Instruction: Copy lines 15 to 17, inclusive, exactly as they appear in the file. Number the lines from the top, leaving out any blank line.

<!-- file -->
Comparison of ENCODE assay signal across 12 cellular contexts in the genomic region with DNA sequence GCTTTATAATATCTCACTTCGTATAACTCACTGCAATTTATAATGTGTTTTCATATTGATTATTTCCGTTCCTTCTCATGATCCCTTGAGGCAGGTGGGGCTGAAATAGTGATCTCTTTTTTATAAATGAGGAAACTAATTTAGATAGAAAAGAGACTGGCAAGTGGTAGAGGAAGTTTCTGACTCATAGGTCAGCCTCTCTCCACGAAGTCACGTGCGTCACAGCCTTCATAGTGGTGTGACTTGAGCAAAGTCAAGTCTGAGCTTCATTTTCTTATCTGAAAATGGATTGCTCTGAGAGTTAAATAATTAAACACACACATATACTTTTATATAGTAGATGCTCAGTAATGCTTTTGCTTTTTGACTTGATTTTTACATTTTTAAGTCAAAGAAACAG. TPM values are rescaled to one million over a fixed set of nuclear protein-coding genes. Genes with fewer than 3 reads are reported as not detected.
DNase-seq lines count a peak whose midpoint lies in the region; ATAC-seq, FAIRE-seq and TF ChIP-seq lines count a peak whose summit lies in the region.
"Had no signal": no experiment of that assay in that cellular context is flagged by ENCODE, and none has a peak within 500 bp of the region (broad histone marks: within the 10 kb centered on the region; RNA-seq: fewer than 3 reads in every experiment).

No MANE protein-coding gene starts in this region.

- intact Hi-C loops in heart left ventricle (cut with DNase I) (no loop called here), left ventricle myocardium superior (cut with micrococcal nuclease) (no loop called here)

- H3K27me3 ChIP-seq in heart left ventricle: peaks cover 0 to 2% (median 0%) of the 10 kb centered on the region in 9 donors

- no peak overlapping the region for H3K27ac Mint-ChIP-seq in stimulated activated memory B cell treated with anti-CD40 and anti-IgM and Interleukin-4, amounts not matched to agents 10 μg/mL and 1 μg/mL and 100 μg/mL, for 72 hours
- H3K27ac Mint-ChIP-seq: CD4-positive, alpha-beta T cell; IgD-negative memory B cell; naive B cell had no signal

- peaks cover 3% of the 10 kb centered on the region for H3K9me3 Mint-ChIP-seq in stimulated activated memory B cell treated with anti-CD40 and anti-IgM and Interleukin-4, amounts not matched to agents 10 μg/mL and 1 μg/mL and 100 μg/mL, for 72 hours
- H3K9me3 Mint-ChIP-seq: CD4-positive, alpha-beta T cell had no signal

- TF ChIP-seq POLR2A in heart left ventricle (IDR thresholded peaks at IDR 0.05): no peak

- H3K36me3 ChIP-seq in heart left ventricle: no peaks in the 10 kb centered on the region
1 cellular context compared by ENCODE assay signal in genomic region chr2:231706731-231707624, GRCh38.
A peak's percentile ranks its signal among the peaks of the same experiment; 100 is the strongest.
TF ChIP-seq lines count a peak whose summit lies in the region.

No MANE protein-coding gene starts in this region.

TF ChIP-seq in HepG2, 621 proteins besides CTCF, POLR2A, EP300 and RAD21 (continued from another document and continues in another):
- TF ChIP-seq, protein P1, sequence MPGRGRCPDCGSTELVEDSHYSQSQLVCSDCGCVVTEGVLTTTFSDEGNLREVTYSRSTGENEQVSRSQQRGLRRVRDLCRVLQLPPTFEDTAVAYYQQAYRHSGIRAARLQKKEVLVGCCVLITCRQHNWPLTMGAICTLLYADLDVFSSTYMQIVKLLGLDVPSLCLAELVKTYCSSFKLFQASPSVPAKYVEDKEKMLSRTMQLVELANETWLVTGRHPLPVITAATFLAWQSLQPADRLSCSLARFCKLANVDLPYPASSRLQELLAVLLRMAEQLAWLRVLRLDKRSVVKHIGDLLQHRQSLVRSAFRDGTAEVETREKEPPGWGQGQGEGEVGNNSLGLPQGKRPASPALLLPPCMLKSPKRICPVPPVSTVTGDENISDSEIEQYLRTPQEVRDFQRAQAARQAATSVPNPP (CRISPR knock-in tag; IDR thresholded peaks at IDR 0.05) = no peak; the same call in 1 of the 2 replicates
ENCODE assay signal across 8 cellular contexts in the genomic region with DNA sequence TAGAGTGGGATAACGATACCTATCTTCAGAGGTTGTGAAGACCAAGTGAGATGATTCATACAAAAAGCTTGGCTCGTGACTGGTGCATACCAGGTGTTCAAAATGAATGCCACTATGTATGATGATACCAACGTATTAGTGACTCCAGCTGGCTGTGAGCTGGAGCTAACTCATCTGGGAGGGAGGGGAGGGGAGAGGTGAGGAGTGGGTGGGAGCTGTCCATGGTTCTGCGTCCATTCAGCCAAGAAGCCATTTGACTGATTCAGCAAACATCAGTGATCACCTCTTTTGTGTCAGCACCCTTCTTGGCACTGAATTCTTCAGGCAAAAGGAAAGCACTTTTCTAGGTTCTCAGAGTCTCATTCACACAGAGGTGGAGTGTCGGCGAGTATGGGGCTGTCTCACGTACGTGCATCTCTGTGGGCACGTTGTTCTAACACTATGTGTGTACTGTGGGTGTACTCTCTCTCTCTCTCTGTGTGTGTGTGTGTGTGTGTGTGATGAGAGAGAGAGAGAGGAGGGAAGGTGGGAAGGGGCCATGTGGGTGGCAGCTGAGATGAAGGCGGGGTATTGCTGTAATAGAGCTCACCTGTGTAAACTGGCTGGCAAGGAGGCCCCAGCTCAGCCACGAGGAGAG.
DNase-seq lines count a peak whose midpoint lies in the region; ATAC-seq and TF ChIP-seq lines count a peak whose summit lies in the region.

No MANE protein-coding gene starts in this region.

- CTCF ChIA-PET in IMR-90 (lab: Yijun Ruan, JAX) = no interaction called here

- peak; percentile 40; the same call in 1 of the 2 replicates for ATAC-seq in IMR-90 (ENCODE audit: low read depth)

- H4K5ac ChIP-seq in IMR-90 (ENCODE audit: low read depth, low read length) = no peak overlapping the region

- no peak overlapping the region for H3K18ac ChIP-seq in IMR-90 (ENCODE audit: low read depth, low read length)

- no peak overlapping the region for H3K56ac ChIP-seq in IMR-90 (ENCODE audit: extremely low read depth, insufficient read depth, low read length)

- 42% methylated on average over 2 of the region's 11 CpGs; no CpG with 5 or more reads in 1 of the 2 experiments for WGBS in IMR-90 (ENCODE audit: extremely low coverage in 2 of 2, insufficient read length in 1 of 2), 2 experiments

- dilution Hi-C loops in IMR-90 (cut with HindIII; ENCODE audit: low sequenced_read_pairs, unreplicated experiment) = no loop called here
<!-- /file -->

TF ChIP-seq lines count a peak whose summit lies in the region.

No MANE protein-coding gene starts in this region.

TF ChIP-seq in HepG2, 621 proteins besides CTCF, POLR2A, EP300 and RAD21 (continued from another document and continues in another):